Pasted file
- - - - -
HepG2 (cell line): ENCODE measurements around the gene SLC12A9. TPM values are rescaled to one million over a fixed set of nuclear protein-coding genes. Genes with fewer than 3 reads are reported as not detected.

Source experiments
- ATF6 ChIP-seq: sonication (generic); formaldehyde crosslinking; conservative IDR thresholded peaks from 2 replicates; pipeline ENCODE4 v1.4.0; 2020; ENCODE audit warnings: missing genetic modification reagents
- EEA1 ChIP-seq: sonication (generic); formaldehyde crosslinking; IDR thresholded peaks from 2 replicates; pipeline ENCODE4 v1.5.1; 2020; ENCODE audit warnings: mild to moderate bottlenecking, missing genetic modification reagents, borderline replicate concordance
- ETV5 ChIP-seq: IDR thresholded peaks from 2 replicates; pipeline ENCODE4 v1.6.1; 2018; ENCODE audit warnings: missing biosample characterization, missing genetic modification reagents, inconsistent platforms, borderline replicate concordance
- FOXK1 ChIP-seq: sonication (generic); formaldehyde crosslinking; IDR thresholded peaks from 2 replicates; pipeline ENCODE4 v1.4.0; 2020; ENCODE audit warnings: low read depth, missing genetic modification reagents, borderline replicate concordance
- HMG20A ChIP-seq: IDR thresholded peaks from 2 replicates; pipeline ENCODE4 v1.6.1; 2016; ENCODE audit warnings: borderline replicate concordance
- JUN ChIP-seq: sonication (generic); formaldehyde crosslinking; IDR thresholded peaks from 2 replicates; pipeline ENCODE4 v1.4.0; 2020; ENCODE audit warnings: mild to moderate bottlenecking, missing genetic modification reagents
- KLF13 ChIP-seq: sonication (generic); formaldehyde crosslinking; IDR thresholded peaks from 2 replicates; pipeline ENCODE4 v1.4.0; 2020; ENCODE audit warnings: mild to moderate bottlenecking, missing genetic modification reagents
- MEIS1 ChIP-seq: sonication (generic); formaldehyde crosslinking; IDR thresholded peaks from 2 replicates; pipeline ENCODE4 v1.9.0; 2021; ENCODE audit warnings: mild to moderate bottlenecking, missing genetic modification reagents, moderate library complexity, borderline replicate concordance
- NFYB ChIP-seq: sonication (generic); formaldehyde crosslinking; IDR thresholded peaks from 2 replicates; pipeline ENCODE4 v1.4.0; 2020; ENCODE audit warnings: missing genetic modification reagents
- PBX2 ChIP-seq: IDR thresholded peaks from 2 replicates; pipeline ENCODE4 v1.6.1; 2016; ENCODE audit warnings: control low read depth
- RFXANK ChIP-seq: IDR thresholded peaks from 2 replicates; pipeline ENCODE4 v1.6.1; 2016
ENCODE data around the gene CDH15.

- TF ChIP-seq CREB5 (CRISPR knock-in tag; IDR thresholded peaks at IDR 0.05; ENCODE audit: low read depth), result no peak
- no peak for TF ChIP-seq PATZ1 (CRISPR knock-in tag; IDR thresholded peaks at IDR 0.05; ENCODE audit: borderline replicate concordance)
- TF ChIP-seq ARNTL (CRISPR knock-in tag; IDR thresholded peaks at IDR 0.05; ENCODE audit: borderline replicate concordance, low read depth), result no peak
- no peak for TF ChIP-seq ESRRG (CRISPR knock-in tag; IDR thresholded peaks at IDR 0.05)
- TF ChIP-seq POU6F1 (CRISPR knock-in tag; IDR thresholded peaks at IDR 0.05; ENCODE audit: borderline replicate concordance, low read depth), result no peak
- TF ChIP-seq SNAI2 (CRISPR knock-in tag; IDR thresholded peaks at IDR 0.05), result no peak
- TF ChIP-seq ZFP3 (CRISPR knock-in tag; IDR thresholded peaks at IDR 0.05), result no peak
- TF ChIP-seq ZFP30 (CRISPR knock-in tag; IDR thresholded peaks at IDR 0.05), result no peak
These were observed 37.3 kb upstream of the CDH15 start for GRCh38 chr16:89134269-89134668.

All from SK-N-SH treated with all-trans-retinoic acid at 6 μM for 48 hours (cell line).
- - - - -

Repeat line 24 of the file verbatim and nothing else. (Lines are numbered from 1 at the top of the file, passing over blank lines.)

All from SK-N-SH treated with all-trans-retinoic acid at 6 μM for 48 hours (cell line).